Do you mean the sikkmod for doom?



    Can also recommend open-coop mod, possible to play through the whole game with a friend, new levels etc.

    http://www.moddb.com/mods/opencoop
     
  7. Grall

    Grall Invisible Member
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    No, just a bunch of changes to the game's text file definition of weapons that turned on dynamic lights (and raised damage/ammo capacity as well, because hell, why not. :D) The dynamic lights bit I had help with from people on forums who knew which lines to change into what, and the damage/ammo bit I just retroengineered myself by reading the config files - they are all english/plain text, so very easy to do.

    Just plug in new numbers in the right places and BOOM you have a shotgun firing 50 pellets instead of 6 or whatever... :p Couldn't get it to work with the D3 expansion though since technically that one was also a mod of the original game... Very saddening, yes. Would have been fun to be able to mod the double-barreled shotgun.
     
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  8. vipa899

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    Yeah doom 3 is very nice to modders, many mods out there to alter the graphics but also coop mods etc which made the game worth it imo.
    Back to the VU vs a vertex shader, we were comparing VU1 vs a vertex shader but didnt the VU1 had more job to do on average then a vertex shader? I mean EE had to transform and do many graphic functions while a vertex shader has its specific functions, while other parts of NV2A taking care of pixel shading effects.
     
  9. Mobius1aic

    Mobius1aic Quo vadis?
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    Depends on the game. Clearly VU1 being tasked to run animation and physics on top of T&L would be insanely compromised. It's difficult to find hard data on exact VU usage.
     
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  10. vipa899

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    I know VU1 takes on T&L for most games, but do the NV2A's vertex shaders take care of T&L aswell? Geforce 256 and on had hardware T&L and geforce 3 and up got vertex shader/pixel shaders, is there a seperate hardware unit left that takes care of T&L?
     
  11. function

    function None functional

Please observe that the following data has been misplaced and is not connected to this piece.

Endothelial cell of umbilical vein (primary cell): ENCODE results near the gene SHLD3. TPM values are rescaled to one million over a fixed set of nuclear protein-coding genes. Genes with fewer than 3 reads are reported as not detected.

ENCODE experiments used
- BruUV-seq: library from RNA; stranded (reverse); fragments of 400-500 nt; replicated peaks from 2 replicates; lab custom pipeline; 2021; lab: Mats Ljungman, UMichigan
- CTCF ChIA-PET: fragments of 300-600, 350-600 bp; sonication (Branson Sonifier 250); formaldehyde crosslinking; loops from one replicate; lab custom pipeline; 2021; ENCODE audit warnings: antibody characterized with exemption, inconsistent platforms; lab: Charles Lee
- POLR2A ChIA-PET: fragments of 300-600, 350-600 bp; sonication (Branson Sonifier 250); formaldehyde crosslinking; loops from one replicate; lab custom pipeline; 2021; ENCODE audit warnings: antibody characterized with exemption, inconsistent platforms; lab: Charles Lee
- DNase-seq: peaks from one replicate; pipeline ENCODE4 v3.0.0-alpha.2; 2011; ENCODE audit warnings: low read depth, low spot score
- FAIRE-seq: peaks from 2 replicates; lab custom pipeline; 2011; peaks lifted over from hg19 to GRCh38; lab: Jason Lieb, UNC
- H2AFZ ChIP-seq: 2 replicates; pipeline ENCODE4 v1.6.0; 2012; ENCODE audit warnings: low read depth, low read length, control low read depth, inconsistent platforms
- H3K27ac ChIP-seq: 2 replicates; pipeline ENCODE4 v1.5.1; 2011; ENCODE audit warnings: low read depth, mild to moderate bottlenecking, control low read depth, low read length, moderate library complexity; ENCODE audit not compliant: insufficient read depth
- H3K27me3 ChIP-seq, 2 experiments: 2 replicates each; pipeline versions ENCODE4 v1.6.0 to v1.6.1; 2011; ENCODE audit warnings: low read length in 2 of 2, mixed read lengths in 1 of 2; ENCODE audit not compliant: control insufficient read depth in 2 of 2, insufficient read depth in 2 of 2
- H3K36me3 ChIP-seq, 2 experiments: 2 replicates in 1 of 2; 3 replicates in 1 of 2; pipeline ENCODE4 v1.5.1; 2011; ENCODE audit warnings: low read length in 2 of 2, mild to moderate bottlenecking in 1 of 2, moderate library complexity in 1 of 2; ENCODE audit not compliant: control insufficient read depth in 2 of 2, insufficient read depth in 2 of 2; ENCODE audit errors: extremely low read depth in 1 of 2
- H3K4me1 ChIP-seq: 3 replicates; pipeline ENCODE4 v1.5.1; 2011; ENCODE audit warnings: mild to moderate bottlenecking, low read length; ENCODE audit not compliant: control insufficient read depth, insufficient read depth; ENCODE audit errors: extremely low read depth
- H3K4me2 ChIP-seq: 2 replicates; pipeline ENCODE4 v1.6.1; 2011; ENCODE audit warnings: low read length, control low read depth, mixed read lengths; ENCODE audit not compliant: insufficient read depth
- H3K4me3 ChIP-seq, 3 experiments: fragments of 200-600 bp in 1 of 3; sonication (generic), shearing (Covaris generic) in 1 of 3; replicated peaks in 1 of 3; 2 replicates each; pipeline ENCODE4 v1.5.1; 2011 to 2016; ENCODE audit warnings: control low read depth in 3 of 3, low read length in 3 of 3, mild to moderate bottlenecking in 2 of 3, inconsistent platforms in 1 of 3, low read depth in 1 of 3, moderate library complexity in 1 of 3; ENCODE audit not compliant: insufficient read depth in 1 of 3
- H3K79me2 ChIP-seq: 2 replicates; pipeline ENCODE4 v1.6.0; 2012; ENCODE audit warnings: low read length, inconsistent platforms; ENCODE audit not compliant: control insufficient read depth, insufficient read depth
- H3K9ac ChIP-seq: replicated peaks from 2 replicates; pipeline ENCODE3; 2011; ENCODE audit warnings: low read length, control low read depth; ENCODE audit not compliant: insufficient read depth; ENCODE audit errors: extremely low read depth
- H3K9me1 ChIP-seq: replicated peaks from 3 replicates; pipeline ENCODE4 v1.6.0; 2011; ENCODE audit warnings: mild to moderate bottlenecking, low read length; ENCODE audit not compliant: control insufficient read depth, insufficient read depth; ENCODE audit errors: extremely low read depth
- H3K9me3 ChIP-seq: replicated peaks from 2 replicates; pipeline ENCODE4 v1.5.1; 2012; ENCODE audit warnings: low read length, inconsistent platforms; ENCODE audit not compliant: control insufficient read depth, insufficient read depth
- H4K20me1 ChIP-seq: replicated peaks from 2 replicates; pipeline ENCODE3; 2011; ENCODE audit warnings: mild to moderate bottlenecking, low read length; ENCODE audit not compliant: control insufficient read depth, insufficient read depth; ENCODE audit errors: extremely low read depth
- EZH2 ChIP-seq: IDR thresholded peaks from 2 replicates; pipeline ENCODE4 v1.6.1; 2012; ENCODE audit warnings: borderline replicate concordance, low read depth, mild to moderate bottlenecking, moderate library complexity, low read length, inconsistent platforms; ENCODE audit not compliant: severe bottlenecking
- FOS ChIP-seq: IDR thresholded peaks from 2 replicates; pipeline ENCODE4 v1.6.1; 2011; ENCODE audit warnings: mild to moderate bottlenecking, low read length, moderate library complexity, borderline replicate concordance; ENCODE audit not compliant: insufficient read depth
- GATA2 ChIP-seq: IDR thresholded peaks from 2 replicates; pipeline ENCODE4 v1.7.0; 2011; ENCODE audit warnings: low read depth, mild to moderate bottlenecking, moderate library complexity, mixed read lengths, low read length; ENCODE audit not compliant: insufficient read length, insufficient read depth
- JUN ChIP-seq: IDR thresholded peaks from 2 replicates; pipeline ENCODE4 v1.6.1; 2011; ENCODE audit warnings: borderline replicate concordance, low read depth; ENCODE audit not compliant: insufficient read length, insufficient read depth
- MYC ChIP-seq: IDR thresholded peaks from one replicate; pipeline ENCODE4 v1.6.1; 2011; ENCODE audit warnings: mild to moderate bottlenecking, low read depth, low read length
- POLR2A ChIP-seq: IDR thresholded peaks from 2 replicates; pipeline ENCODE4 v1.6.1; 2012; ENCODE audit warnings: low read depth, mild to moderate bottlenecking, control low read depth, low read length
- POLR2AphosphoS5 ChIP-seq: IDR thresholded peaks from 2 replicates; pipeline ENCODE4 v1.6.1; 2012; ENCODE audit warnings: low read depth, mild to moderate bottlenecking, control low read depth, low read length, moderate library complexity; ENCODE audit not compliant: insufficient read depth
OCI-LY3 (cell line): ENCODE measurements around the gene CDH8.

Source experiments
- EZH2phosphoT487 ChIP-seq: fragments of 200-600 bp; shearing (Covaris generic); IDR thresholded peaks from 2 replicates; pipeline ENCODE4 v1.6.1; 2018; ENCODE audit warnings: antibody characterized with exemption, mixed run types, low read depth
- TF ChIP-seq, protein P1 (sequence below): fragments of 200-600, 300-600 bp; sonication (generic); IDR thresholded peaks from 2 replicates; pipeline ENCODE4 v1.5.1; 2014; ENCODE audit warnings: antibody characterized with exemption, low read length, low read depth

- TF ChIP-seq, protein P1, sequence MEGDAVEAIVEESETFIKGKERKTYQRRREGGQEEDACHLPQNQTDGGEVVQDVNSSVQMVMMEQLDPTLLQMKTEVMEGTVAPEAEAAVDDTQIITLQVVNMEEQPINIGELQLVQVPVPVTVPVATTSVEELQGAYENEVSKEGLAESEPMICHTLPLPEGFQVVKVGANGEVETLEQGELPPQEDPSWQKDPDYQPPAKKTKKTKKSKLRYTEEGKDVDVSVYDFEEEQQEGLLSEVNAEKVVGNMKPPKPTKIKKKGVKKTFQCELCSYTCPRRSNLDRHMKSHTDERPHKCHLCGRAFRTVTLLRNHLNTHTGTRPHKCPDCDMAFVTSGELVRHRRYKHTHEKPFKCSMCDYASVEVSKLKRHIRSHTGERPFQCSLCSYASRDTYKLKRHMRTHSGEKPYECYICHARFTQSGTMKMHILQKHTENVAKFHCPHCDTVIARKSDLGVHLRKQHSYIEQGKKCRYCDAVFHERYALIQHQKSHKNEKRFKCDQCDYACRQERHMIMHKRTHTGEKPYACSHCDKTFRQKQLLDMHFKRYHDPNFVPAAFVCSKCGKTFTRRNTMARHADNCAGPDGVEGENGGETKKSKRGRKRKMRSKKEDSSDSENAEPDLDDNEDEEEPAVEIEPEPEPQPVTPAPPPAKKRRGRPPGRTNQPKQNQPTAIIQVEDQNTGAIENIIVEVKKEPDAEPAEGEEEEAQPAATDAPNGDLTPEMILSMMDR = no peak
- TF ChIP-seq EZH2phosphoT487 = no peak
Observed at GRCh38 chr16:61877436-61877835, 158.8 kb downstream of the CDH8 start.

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    Transform and (per vertex) lighting was the primary role of vertex shaders. That's mostly what they did (along with some aspects of animation if it was implemented in VS code).

    NV2A could also perform per-pixel lighting in a way nothing else could (well, maybe the Dreamcast kinda, but almost nothing used it) and that used both vertex normals (VS) and per pixel / fragment normal values (PS).
     
  12. vipa899

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    Didnt know that, then the T&L engine from Geforce 1/2 was taken away in favor of the new vertex shader for GF3 and up?

    So was animation possible on vertex shaders? also things like particles?
     
  13. function

    function None functional
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    Basically, yeah.

    Probably the most powerful T&L unit around in 1999 was Elan from PVR. 12 mpps with six point (not directional!) lights. It powered VF4 (and Naomi 2) in the arcades, but as with short dev cycle arcade games, it was never pushed to anything like its limits.

    Certain types of animation could be done with little CPU input, and particles being primarily point position based with time affecting transform would be ideal VS workloads.
     
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  14. vipa899

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    Aside from vertex shaders there were pixel shaders aswell, is that a different hardware unit, if so, what can it/they do if compared to vertex shaders?